As a ‘running beginner’ (i.e. less than a year’s experience), or if you have had any previous running injuries, you are at a higher risk of getting injured.

‘Overuse’ or ‘training load errors’ are common pitfalls in distance running. Beginners are often susceptible to injuries caused by ‘too much, too soon, too fast!’.

Simply put – if your training load (frequency, intensity, time and type) is higher than what your tissues can tolerate, you’ll get injured.

Our tissue tolerance is multi-factorial and related to: our age, our genetics, our general health, any previous injuries, our strength and mobility, our biomechanics, ability to recover, sleep, nutrition and lifestyle!

How we can help: At Physio on the River we offer a Physiotherapy Running Screening Assessment. Our physios can give you expert advice to reduce your injury risk and help you to progress through your training programme. The running assessment includes:

  • Health screening to help flag up any important health or disease factors that could affect your running
  • Physical screening tests specifically tailored to running which will highlight movement restrictions or imbalances in muscle strength or control
  • Treadmill video analysis of your running to identify any technical issues with your running pattern
  • Advice on running based strength and conditioning exercises to complement your training schedule

3. Do you need an injury MOT?

Research shows that runners often carry old injuries that have never been properly sorted out. An old niggle can place you at higher risk of developing a further injury so it’s really essential to get these assessed and treated properly before you start out on your running journey.

Common problem injuries may include calf muscle or Achilles tendon injuries, kneecap or knee tendon problems, buttock, hamstring and groin injuries or lower back pain.

Our physios are specialists at assessing the way you move and identifying the causes of injury. They can help you resolve ongoing issues.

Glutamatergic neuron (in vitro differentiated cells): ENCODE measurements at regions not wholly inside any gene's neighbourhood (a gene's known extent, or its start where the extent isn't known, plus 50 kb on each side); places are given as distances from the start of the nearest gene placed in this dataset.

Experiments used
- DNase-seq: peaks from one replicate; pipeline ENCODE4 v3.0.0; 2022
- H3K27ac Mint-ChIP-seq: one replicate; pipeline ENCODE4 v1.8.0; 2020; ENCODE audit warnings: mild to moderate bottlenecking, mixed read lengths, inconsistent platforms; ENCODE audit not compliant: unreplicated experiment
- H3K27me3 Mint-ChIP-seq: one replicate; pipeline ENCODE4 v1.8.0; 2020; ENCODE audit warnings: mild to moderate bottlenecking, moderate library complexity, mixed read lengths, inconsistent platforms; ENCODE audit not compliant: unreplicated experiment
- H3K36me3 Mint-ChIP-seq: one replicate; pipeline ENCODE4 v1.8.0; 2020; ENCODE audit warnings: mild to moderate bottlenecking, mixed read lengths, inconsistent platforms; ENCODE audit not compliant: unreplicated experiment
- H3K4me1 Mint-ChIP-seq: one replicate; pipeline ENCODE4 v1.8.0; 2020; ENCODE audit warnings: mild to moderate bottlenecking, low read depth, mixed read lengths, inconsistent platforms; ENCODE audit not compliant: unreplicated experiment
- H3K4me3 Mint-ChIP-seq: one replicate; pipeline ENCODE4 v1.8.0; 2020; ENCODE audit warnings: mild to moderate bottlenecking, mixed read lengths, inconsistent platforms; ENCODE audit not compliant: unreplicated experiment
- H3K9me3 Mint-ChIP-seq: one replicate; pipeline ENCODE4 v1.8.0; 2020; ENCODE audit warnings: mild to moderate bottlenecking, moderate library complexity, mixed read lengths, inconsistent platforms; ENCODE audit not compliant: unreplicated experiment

4. Treat your feet!

It may sound obvious but a decent pair of running shoes will help reduce risk of injuries and make those longer runs much more bearable down the line.

The type of shoe you choose will depend on several important factors including:

  • your foot posture and shape of your feet (narrow or wide, high arch or flatter arch etc)
  • your running style – whether you are a heel striker or a forefoot striker
  • your running biomechanics – i.e. how all your joints from the lower spine to the toes move in a chain. Running can be affected by seemingly remote things like a stiff big toe or a stiff upper back!

It is therefore good to consider buying some shoes from somewhere that has the knowledge and skills to identify these factors properly. Locally we recommend Sporting Feet in Putney or Up and Running in Sheen.

5. Food for thought – literally!

A late and a croissant on the train to work simply won’t cut it in the world of marathon training! Your training schedule isn’t a license to eat just what you fancy!

  • So base your diet around mainly fresh, unprocessed foods – vegetables, fruit, wholegrains, meat, fish, eggs, dairy products, beans and lentils, nuts and seeds.
  • Don’t forget to include some healthy fats like olive oil, avocado and oily fish to support your immune system, which may be compromised by heavy training. These healthy fats can help your joints recover from pounding the pavements.
  • Eat more on your long run days and less on your rest days, particularly starchy and sugary foods.
  • Keeping alcohol to less than 14 units per week is also advisable.

To read more about nutrition and hydration for your marathon training and the race day itself read our blog here.

So to summarise: start by sorting out any old unresolved niggles, get yourself a proper training plan suitable to your particular level of experience, come and have a Running Assessment Screening session or Injury MOT with Dave, get yourself a decent pair of running shoes and don’t forget to fuel yourself properly!

If you would like to book a session with Dave or one of the team of physios, just call 0203 916 0286, email us here , book online by clicking the book online button on the right here or drop in for a chat.

If you have found this blog useful and would like to read our other running and marathon blogs just click here.

  • Physio on the River

    The Old Ticket Office
    Barnes Bridge
    Barnes
    SW13 0NP
  • 020 8876 6152

  • Opening Hours

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    Tues: 8am – 9pm
    Wed: 7am – 9pm
    Thurs: 8am – 9pm
    Fri: 7.30am – 7pm
    Sat: 8am – 2.30pm
    Sun: Closed